Yesterday I took an all-day food handler course for my work with Fruit Share, which resulted in an exam at the end of the day (I passed with 98%. Awesome ). I learned some important things about handling food, and throughout the day I made several observations which I thought I might share with you…
1) Food should always be rapidly cooled and kept out of the danger zone. The danger zone is room temperature. That’s when bacteria grows the fastest. Sad as it is, I had no idea. Whenever I cook things, I always leave them on the counter to cool off before putting them in the fridge (if I’m not eating them immediately). Apparently that’s completely wrong! I’ve been consuming piles of potentially harmful bacteria without knowing it (yummy?).
2) Bleach is a good sanitizer. Apparently, you can soak dishes in chlorine bleach for a few minutes to get all bacteria off, and then when it air-dries, all the bleach just vanishes into thin air and your food is perfectly safe when you use the dishes again. I’ve got to admit, I’m skeptical on this one. I mean, bleach? The government always tells us things are harmless and then 20 years later we find out that we’re all getting cancer from using x ingredient. I find it difficult to believe that bleach really just dissolves off the dish and leaves it safe for cutting raw meat and stuff on. But that’s just me.
3) The instructor sometimes doesn’t have the best practices. Case in point, after she told us that under no circumstances should chemicals ever be placed above food in a kitchen, she left the bucket of water/chlorine bleach on my desk. That desk was where I worked all day, and also ate lunch. Hmmm. Maybe it was a test?
4) Poultry was spelled wrong on a sample of the material of government-approved cutting board. The “u” was missing. That bothered me all day long and I really wanted to scribble it out and take a marker and spell it properly. What can I say; strange things irk me.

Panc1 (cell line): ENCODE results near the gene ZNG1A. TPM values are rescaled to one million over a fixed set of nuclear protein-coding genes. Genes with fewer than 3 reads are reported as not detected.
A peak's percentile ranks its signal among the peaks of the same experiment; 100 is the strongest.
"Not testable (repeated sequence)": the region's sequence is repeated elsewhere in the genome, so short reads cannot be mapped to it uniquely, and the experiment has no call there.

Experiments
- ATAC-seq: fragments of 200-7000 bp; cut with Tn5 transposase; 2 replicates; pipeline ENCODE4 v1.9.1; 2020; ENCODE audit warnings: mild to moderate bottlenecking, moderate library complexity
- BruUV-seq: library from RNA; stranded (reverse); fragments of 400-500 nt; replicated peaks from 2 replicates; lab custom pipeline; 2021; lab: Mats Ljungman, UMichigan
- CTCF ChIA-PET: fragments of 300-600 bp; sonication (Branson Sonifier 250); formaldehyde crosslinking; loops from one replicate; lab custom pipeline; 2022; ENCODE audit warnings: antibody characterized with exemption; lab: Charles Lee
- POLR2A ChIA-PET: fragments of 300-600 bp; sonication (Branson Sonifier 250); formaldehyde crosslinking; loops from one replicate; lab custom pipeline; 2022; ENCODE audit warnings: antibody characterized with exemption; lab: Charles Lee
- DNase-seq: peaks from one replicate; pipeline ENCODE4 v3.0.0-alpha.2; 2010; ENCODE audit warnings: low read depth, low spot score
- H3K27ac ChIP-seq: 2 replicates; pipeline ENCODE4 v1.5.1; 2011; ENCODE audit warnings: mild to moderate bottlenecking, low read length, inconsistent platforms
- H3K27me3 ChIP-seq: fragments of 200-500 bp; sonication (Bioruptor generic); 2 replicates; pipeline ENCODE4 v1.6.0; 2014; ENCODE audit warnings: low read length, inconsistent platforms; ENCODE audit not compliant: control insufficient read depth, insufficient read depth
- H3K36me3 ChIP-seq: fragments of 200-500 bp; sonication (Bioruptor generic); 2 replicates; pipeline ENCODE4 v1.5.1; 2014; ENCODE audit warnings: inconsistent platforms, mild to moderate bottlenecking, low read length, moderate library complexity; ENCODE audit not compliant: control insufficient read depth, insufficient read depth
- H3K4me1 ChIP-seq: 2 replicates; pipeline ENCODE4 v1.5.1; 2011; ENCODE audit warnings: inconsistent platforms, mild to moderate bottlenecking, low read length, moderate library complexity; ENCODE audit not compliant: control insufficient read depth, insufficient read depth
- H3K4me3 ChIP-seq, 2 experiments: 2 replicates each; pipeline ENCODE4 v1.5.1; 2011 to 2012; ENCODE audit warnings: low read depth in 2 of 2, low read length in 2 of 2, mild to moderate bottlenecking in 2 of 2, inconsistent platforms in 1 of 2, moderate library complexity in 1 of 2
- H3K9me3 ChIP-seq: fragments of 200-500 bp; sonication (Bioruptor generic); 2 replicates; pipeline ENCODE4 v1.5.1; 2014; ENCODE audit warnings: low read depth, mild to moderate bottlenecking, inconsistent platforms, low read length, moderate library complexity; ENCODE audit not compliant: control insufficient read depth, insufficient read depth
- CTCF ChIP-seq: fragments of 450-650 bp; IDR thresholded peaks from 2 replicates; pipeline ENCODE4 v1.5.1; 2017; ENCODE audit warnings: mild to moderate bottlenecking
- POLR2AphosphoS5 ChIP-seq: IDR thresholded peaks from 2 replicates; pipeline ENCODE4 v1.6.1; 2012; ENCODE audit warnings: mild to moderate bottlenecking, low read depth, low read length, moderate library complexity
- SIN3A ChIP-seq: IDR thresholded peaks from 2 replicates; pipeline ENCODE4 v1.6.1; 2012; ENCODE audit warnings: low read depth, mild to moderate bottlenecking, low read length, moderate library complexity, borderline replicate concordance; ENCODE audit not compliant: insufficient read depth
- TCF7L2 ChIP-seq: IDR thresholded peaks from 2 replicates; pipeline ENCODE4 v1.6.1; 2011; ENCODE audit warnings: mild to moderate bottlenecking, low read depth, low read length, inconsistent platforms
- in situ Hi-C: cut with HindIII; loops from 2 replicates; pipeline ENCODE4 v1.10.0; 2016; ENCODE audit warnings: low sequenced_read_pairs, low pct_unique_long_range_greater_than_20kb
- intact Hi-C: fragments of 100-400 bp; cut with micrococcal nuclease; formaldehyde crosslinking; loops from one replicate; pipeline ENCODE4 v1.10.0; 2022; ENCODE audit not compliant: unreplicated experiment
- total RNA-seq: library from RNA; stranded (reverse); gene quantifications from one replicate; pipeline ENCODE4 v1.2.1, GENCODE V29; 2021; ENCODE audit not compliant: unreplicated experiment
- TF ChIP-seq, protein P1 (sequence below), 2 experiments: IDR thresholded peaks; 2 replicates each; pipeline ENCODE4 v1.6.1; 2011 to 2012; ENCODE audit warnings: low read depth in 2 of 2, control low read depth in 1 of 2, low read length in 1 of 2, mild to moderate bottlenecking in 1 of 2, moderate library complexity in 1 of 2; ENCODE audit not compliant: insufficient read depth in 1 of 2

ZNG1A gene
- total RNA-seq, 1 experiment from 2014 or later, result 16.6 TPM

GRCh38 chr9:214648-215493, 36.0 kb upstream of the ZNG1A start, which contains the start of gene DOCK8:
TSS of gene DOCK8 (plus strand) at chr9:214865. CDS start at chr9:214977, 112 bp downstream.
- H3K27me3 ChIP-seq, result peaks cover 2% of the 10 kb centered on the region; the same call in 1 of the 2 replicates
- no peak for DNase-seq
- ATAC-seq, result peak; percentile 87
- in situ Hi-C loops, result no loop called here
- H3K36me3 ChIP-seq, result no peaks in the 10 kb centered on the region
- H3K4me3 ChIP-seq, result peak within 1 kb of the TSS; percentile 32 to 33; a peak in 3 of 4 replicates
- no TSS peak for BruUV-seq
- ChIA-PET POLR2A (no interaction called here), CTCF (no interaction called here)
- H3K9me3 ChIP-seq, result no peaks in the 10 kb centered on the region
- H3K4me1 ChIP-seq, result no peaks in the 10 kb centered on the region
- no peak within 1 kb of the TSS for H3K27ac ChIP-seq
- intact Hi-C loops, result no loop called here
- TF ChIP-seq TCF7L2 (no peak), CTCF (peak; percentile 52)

5) There’s more to think about than just pesticides. I’m fairly cautious about chemicals getting on my food, but I tend to think less about bacteria or viruses getting on my food, or physical objects (insect parts, bandages, and all the other gross stuff that people occasionally find in their food). It was interesting to see this whole other view. For example, at one point the instructor said she’d advise against using any kind of sprouts, or at least to cook them at a very high temperature to get rid of bacteria because they often are contaminated. I pointed out that the nutrients get lost if you cook sprouts, and she agreed. Normally I just rinse my sprouts briefly and then have at it. I don’t worry much about salmonella or E. coli and all that because… well, I’m not sure. I guess added chemicals bothered me more in the past since they’re deliberately added to food when we know it’s harmful to our bodies? Anyways, it all depends on your perspective as to what you prioritize with these kinds of things – but we should definitely think about all types of potential contaminates to our food.
6) I felt kind of like I was back in drivers ed in high school again. I remember watching videos in my driver course that said things like, “country kids get killed on country roads” in an ominous tone when we learned about the hazards of driving. With all the talk of foodborne illnesses and deaths resulting from them, it was very similar to that. I think everyone was a little frightened by the end of the day
Have you ever taken a food handler course? What interesting things have you learned about the food industry and health inspections?